• There are lots of RandomK(e) highlights, but I particularly remember a gig at Yugong Yishan back in January 2009 with Lonely China Day. We premiered a bunch of new dark, spacey and ethereal material, and we were as loose and locked in as we’d ever been. I still love going back and listening to my recording of that show, and that approach has helped guide us with all of our new material this year.
  • Performing in front of 5,000-10,000 people at the Midi Festival in 2004 with Handsome Black. Technically the gig was a bit of a disaster, had a horrible monitor mix, etc, but looking out over that sea of people definitely provided me with a great “rock star” moment.

Low points:

  • A lot of my “low points” usually involve gear malfunctions or power current problems with RandomK(e) and my solo work. I can’t count how many times I’ve had laptops freeze on me mid-show. Luckily I have enough other sonic tools at my disposal that I can improvise and keep things together. Once RandomK(e) blew the power at 2 Kolegas while reaching a crucial musical part during a cover of Pink Floyd’s “Interstellar Overdrive.” It happened right in the middle of the breakdown space jam, but when the power finally came back on after a few minutes we picked right up and effectively made it seem like it was part of the song all along. Actually, that was a pretty cool moment.
  • I remember making a set list typing error for a gig once, so that half the band started a song in B and the other half started in Bb. Yikes, that was embarrassing
  • It didn’t happen in Beijing, but traveling to Chongqing and then up into the mountains six hours on a bus, freezing our assess off for two days and then arriving at the outdoor festival we were playing to find the field totally empty. We set up and performed on this massive rock stage anyway, to about 20 people total. Just before we played a herd of goats broke through the festival barrier and grazed on the grass. That has since come to be known as the “RandomK(e) Livestock Tour.” A classic only-in-China moment.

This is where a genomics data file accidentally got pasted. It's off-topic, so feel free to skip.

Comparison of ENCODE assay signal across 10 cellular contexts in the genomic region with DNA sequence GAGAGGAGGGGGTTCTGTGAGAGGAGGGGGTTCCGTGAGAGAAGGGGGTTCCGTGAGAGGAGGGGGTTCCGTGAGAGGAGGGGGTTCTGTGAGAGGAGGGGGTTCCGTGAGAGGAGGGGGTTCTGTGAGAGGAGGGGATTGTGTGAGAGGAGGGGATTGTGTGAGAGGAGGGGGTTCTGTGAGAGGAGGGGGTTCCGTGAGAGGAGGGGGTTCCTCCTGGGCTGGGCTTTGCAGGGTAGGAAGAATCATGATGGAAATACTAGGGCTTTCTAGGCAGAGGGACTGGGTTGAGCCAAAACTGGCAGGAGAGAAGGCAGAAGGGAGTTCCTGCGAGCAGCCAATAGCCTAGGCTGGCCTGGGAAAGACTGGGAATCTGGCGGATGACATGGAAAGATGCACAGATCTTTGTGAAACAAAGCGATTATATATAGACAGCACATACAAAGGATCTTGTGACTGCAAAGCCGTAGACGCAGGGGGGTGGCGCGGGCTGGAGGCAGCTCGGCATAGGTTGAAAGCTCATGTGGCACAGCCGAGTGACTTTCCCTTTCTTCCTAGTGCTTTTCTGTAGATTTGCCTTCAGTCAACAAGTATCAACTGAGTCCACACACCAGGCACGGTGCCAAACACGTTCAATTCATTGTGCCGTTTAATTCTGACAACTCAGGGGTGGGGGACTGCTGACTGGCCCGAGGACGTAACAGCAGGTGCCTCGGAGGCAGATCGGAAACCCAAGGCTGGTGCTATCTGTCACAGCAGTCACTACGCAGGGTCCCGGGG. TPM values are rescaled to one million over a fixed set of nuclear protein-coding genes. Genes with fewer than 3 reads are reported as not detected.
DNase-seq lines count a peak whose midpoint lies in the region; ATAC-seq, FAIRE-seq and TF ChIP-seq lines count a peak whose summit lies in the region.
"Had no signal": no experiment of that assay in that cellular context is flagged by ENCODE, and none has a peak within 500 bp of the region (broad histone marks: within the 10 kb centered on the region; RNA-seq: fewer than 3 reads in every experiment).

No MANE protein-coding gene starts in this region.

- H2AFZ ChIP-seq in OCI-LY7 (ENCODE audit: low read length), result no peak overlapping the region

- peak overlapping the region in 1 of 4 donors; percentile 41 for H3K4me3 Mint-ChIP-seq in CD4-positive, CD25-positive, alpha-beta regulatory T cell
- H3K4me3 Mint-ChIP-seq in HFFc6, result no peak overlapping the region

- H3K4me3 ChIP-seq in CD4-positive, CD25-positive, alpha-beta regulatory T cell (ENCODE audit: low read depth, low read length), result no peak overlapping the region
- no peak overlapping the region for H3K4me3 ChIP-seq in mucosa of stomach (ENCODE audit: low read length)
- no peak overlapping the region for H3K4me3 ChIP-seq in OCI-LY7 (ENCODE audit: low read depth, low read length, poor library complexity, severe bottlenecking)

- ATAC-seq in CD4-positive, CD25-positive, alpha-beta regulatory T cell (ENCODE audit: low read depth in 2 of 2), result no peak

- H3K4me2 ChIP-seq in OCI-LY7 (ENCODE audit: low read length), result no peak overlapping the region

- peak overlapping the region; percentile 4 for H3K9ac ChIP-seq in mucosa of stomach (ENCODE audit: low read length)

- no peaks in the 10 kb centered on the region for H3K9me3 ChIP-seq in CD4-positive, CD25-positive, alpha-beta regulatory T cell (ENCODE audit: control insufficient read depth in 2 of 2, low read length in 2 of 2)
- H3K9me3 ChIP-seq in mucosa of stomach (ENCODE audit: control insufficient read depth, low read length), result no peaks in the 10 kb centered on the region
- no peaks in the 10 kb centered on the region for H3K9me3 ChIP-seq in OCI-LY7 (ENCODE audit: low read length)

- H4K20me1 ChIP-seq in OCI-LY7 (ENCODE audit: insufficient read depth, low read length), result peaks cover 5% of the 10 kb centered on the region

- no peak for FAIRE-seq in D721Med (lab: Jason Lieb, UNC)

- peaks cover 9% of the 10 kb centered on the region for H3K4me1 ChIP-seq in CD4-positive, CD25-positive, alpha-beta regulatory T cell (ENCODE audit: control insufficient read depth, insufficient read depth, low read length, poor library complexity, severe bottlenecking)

9- Seems to me like Beijing’s music scene has exploded over the past few years with veterans and new comers and It’s getting harder to keep track of the bands/shows now; Any particular gems people should be aware of in your opinion? Some bands or singers that pretty darn good but can’t seem to get recognition?

I listen to all kinds of music so these bands will be all over the place. My favorite bands in Beijing include: White, Lonely China Day, Subs, Bigger Bang, Ourself Beside Me…there are tons more for sure that I’ll beat myself up for not mentioning. I always dig Black Cat Bone shows as they are always good fun. Last summer RandomK(e) played with a band called Mitu and I thought they fucking rocked. I can’t wait to see them again.

10- What if: What if you just couldn’t be in Beijing doing the things you do… where do you think you’d be and what would you be doing?

Splitting my time between sauntering around outdoors (backpacking in the Sierra Nevada, hiking coasts around the Pacific Rim, etc), catching up on the hundreds of books I own but still haven’t read yet on a beach, being holed up in some home studio at 4am editing my latest film project or spending more time improving my playing and learning new instruments. Luckily I can also do most if not all those things here in Beijing so I’m pretty happy!

There you have it folks, straight from the horse’s mouth!! Don’t miss some of the upcoming chances to catch two-sheds over the next few weeks. I’m particularly curious about the November 28 date at Tiny Salt with The Redbucksas I’ve never heard of the place before!

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  1. November 24, 2009

    […] BeijingDaze interviews Redbucks Bassist “Two Sheds” Jackson.  Two Sheds expounds on his musical career, likes, dislikes and the meaning of life. […]